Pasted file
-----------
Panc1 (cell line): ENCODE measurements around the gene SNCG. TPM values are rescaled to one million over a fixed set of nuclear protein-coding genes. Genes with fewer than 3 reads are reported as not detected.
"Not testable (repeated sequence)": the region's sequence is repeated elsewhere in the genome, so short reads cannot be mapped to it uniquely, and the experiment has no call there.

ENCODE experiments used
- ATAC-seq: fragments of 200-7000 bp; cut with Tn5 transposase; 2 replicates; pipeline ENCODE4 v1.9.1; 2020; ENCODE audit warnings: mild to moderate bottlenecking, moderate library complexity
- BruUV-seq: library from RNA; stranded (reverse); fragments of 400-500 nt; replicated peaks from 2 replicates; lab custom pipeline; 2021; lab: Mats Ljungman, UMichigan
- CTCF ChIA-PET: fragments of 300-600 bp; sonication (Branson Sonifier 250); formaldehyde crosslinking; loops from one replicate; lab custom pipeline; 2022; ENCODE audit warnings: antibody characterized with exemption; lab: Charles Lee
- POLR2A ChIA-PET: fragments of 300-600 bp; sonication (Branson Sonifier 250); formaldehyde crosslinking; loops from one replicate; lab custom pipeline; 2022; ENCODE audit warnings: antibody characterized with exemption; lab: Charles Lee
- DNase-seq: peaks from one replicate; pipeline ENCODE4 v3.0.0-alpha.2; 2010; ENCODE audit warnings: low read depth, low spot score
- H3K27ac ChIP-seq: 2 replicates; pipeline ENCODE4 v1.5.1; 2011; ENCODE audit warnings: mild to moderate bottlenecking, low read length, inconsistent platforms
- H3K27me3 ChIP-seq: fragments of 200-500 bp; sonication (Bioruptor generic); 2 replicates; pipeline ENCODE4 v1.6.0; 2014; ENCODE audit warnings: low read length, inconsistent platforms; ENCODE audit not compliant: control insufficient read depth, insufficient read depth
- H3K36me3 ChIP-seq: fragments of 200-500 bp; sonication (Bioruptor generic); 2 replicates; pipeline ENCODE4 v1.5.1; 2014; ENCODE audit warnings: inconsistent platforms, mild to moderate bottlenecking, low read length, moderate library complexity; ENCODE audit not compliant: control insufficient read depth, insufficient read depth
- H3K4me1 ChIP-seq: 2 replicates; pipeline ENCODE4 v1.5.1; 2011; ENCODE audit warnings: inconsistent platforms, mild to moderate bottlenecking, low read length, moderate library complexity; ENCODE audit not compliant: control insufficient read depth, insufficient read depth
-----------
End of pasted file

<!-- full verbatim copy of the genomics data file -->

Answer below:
Panc1 (cell line): ENCODE measurements around the gene SNCG. TPM values are rescaled to one million over a fixed set of nuclear protein-coding genes. Genes with fewer than 3 reads are reported as not detected.
"Not testable (repeated sequence)": the region's sequence is repeated elsewhere in the genome, so short reads cannot be mapped to it uniquely, and the experiment has no call there.

ENCODE experiments used
- ATAC-seq: fragments of 200-7000 bp; cut with Tn5 transposase; 2 replicates; pipeline ENCODE4 v1.9.1; 2020; ENCODE audit warnings: mild to moderate bottlenecking, moderate library complexity
- BruUV-seq: library from RNA; stranded (reverse); fragments of 400-500 nt; replicated peaks from 2 replicates; lab custom pipeline; 2021; lab: Mats Ljungman, UMichigan
- CTCF ChIA-PET: fragments of 300-600 bp; sonication (Branson Sonifier 250); formaldehyde crosslinking; loops from one replicate; lab custom pipeline; 2022; ENCODE audit warnings: antibody characterized with exemption; lab: Charles Lee
- POLR2A ChIA-PET: fragments of 300-600 bp; sonication (Branson Sonifier 250); formaldehyde crosslinking; loops from one replicate; lab custom pipeline; 2022; ENCODE audit warnings: antibody characterized with exemption; lab: Charles Lee
- DNase-seq: peaks from one replicate; pipeline ENCODE4 v3.0.0-alpha.2; 2010; ENCODE audit warnings: low read depth, low spot score
- H3K27ac ChIP-seq: 2 replicates; pipeline ENCODE4 v1.5.1; 2011; ENCODE audit warnings: mild to moderate bottlenecking, low read length, inconsistent platforms
- H3K27me3 ChIP-seq: fragments of 200-500 bp; sonication (Bioruptor generic); 2 replicates; pipeline ENCODE4 v1.6.0; 2014; ENCODE audit warnings: low read length, inconsistent platforms; ENCODE audit not compliant: control insufficient read depth, insufficient read depth
- H3K36me3 ChIP-seq: fragments of 200-500 bp; sonication (Bioruptor generic); 2 replicates; pipeline ENCODE4 v1.5.1; 2014; ENCODE audit warnings: inconsistent platforms, mild to moderate bottlenecking, low read length, moderate library complexity; ENCODE audit not compliant: control insufficient read depth, insufficient read depth
- H3K4me1 ChIP-seq: 2 replicates; pipeline ENCODE4 v1.5.1; 2011; ENCODE audit warnings: inconsistent platforms, mild to moderate bottlenecking, low read length, moderate library complexity; ENCODE audit not compliant: control insufficient read depth, insufficient read depth